Anyway, we reached Vinh Long. Just before going into the door for more green tea and selling the project, Tam said to me, "Don't mention your project, just tell them why you are here." If not my project - why was I there? We went into this huge room with a huge glass conference table - I was coldly asked to state my purpose - now this table was probably 15 x 7. Five men had spread out on the other side. Not a relaxed face among them. And I was trying to guess the right answer since I wasn't supposed to mention the project. What I saw were 5 men who could prevent my reaching the goal of Bill's death site (this worse than the worst test anxiety) I started talking, but finally, I told me Tam he needed to talk for me. I had visions of just crying right then and there. I didn't know what to tell them. the correct response to "Don't discuss the project" was Mitty and TJ needed permission to shoot scenes. Eventually they warmed up - polaroid did it again. and they sent us on to Dong Thap Province Veteran's Assn. But 1st a night in Vinh Long so TJ and Mitty could take shots. We were all so tired.
Once all were boarded, off we went from canal to canal, Mekong River, canals again. Beautiful scenery. Felt like we were watching the scenery in "African Queen". The further up the canals, the stranger the villages. One guy scared me..he was standing along the bank holding a net..he didn't move or look at us..it was as though he was trying to be invisible. It sort of reminded me of the deep bayous in La. and Mississippi.
We came to the village, managed a more orderly exit from the boat. First stop was the Vet association place (a room). Again, I had to explain and the maps were shown. The man on the sofa said he remembered. Mitty questioned how after so many years, he could remember. "It is my village, not easy to forget." was his response.
They checked our maps and off we went on foot - through rice paddies, along clay walls, jud, heat, and humidity. I thought about out guys humping it with full gear..I don't know how they managed. This was a large open area of several paddies. I can't imagine what it must have been like to move through that area quietly and undetected.
The heat and humidity was incredible as we filed along the walls. Finally reaching a field of farmers harvesting the rice. We must have seemed a strange sight to them. They stopped and looked at us like we were aliens. Our guide stopped, checked his map. one of the farmers came over to ask about this unusual sight...he was old, had a fairly long gray goatee, wore a checked scarf wrapped around his head - he was told what we were doing. He and an old woman got really excited and started talking fast..We had arrived. He kept pointing and moving around. Our interpreter finally told us. The old man had seen it happen. He watched the stuff being loaded onto the huey, apparently there was another helo hovering around also. As the helo on the ground lifted off it exploded or something inside did. It was beyond flying and fell back down, the other chopper took some debris from it and had to set down. A 3rd chopper came in to medivac. The old man took me to a large area in the paddy that was indented. He said that is where the loaded one fell.
"So long ago," he said, "but the earth still remembers." Even the rice stalks grew in a different direction in that spot. Sarah, Mitty, and I sat down in the center of this area. We had brought with us flowers and fruit. We lit the joss sticks and were just there. We put our arms around each other and cried for a bit..then we just sat there with out own thoughts..we began to talk to each other about his loss, what it was like for each of us. They wanted me to tell the dream again of his death. When we were peaceful with it we prepared to leave..Bill was a Christian and I had taken nothing to symbolize that, so I took off the cross I had worn nearly everyday we were there and placed it with the other things. Before we stood up, we looked around us, there was only rice paddies and a large tree line off a bit. Then we noticed the farmers and the villagers who had followed us to this place. They had gathered at a respectful distance and were grieving with us and talking quietly about what they remembered.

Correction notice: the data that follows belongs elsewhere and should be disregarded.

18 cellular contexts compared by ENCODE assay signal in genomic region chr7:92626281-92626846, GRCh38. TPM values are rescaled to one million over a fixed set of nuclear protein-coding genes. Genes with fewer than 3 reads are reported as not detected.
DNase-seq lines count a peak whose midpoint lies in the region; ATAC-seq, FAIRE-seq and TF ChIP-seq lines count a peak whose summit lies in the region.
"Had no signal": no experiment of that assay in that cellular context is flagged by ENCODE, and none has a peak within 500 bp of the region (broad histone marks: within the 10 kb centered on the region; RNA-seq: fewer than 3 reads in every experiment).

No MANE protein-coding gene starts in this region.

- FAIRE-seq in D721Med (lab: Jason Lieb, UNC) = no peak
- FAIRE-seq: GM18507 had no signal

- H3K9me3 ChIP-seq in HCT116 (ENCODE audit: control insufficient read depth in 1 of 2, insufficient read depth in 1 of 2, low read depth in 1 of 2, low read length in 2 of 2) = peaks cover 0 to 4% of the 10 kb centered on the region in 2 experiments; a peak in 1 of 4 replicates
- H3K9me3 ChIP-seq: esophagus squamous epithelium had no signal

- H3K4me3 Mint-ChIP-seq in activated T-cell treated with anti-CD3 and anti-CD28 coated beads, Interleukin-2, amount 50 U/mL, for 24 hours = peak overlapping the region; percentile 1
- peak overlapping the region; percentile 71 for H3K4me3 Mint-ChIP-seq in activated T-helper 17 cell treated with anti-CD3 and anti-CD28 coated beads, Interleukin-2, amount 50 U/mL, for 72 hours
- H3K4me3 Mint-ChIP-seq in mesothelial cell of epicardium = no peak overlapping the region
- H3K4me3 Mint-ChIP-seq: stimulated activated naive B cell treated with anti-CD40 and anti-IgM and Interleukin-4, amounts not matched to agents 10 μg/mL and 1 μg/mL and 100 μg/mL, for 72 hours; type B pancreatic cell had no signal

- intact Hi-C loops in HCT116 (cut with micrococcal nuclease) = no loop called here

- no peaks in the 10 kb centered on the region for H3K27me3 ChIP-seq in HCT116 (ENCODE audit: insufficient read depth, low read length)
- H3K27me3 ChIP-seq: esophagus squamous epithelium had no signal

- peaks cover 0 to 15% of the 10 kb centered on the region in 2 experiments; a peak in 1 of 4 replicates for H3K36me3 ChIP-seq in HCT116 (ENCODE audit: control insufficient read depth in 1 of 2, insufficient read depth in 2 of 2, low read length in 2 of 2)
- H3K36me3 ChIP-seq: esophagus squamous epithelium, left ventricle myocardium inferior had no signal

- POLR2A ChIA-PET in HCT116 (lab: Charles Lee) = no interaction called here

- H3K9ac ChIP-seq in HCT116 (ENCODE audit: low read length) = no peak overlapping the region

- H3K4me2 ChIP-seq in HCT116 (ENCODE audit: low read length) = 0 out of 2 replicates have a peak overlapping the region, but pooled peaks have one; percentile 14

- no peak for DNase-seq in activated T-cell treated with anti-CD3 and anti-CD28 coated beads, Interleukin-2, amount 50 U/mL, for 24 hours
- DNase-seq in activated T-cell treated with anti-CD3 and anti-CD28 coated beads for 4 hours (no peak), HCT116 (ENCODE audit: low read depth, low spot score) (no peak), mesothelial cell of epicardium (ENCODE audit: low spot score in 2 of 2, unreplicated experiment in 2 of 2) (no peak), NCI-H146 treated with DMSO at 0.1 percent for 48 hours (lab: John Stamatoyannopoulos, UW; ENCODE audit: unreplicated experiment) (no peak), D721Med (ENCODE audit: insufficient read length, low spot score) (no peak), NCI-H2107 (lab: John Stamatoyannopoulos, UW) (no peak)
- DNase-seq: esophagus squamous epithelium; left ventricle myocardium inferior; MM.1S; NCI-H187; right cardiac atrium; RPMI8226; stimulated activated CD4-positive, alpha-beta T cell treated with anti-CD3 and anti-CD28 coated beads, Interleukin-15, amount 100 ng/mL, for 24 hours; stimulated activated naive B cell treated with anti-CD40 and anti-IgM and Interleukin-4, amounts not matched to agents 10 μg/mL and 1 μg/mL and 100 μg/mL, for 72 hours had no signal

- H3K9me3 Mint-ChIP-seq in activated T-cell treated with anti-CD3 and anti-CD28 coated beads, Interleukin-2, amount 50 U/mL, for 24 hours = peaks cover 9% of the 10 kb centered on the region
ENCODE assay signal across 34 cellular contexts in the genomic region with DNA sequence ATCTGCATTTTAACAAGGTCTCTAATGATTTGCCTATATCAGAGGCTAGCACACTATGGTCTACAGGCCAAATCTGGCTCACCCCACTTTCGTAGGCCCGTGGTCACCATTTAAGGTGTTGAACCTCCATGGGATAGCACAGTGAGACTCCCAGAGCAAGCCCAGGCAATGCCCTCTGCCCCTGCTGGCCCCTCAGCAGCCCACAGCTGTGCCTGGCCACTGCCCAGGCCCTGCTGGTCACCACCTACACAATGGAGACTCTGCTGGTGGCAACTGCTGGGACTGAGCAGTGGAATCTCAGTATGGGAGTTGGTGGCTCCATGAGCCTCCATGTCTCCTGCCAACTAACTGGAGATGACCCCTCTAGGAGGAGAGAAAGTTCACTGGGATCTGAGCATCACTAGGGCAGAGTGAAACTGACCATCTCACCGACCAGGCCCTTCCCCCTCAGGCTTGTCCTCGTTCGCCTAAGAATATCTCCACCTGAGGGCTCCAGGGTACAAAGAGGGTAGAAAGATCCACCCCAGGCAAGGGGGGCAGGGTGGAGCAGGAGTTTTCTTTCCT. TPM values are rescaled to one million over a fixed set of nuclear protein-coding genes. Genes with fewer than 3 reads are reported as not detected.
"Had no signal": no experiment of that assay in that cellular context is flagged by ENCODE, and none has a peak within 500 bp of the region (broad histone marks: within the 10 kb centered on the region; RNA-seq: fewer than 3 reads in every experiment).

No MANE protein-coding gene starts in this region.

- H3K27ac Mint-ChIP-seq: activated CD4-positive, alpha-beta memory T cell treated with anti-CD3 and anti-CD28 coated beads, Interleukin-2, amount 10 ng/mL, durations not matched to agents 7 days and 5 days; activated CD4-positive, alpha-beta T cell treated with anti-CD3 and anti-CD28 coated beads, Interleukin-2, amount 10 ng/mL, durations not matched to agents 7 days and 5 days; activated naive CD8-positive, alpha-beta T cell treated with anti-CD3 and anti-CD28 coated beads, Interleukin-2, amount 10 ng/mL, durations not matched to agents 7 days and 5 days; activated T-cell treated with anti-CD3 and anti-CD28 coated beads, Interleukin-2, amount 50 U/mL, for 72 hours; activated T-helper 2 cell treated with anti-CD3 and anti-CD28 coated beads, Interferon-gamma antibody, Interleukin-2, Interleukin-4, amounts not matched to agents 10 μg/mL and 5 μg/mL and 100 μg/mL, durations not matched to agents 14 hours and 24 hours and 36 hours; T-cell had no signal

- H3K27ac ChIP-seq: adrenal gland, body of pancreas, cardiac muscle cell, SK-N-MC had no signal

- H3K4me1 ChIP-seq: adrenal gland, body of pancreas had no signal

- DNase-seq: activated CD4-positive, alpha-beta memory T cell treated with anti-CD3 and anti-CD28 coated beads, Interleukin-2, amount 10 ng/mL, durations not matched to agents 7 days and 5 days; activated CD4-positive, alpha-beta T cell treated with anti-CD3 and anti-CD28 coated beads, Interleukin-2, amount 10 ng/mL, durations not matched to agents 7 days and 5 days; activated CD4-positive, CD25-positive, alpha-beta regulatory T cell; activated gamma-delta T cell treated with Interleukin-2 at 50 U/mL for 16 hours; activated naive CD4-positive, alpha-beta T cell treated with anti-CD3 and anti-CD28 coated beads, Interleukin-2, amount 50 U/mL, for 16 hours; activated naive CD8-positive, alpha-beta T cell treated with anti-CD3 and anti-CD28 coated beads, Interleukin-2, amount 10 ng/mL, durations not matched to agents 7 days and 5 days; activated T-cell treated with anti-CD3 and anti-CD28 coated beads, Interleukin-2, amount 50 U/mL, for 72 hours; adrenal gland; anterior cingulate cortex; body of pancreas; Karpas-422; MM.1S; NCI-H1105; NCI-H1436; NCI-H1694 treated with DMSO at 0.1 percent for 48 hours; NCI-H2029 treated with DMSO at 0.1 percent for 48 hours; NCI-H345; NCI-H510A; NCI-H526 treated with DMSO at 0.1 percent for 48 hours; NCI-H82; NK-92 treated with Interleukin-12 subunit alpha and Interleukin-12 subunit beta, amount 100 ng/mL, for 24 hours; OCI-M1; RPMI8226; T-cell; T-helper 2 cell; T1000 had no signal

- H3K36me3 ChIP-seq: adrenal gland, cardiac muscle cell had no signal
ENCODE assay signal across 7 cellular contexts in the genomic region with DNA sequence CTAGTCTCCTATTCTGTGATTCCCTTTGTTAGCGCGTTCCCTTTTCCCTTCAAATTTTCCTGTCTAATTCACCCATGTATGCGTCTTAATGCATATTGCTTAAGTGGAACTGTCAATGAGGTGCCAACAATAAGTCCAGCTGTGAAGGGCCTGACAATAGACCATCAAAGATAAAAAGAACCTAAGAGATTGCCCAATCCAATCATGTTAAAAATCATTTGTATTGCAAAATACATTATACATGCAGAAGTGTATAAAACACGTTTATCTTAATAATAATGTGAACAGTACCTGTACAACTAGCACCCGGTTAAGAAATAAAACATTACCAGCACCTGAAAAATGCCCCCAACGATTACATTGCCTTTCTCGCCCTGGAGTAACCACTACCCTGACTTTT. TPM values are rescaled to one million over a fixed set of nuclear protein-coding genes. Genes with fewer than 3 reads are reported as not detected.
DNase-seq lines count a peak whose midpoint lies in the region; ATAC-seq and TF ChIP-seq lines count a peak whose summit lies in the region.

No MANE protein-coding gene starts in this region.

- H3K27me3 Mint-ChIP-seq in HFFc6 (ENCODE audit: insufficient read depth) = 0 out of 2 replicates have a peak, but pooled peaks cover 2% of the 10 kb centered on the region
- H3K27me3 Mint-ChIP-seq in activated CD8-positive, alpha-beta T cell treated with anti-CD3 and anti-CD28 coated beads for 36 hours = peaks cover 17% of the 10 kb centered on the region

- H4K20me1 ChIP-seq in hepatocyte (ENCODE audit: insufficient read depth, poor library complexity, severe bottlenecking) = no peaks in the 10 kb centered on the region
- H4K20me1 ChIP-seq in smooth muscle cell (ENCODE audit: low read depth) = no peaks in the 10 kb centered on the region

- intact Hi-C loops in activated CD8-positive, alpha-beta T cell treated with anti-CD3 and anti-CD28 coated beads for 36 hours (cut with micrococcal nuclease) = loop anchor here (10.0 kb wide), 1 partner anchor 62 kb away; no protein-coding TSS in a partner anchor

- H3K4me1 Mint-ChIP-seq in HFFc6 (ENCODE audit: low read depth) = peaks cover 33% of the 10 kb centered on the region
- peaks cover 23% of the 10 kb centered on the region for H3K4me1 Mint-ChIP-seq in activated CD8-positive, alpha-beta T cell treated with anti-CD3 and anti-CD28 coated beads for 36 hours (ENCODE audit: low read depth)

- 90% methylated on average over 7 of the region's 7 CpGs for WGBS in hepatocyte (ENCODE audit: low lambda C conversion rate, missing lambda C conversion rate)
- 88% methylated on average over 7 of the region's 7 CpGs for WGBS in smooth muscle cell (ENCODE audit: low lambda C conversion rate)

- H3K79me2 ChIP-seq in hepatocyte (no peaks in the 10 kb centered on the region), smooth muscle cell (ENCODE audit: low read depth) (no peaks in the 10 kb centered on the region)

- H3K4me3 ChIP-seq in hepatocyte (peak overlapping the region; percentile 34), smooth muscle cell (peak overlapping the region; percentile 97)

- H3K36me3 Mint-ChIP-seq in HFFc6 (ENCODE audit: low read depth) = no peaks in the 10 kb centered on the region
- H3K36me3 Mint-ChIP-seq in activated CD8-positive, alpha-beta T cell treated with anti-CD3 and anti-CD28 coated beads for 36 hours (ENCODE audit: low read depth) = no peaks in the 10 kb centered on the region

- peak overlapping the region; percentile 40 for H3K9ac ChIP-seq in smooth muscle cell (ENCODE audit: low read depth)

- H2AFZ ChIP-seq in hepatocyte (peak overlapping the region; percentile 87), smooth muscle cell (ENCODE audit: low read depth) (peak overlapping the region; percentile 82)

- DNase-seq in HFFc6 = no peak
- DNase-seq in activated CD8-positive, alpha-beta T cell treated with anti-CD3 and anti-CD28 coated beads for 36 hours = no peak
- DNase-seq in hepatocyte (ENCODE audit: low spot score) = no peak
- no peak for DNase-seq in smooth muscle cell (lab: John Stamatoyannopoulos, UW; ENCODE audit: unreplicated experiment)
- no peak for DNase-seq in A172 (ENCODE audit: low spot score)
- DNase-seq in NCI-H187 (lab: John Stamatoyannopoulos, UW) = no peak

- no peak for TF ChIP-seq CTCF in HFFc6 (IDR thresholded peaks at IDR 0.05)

We left the place after some time. The villagers and workers leading the way. We were invited into the old man's house - a thatched hooch with dirt floor. Board beds with straw mats, a large table and those peculiar little stools. We had tea (I was given hot water or the weakest tea imaginable) he said it would cool me off - it did...the dreaded tap water again..at least I hoped it was just tap water and boiled. The villagers crowed in doorways and any available space.
Then, in waddles a pig, I can only guess where it had been rooting - it had thick mud under it's chin and on it's snout. Sarah, who loves little pigs, squatted down and started petting it..all the kids crowed in the room gave a unanamous, "ughhh!" Obviously this was a "food pig" not a "pet pig". The owner of the pig asked Sarah to accept it as a gift and to take it to America with her. She thanked them graciously and said she couldn't do that.
Many hugs, many pictures, the girls picked up a few more Vietnamese uncles and I got another protector. The polaroid was used till it was empty and I had no more film with me.
We left, retracing our route. Ate dinner and drove on to My Tho for the night. WORST HOTEL of the trip - but then, what could I say - I had agreed to spend one night with the woman whose pig sty was practically part of the kitchen and whose hens rooseted on the beams...inside. Still, I was glad to have my shower shoes.
We had a free night to do as we pleased but were were so tired it did little good. TJ, Mitty, Sarah, and I wimped on the food. One can eat just so much pho (noodle soup) spring rolls and such - so we went around the corner to resturant catering to tourists - we had hamburgers. Best tasting thing in days.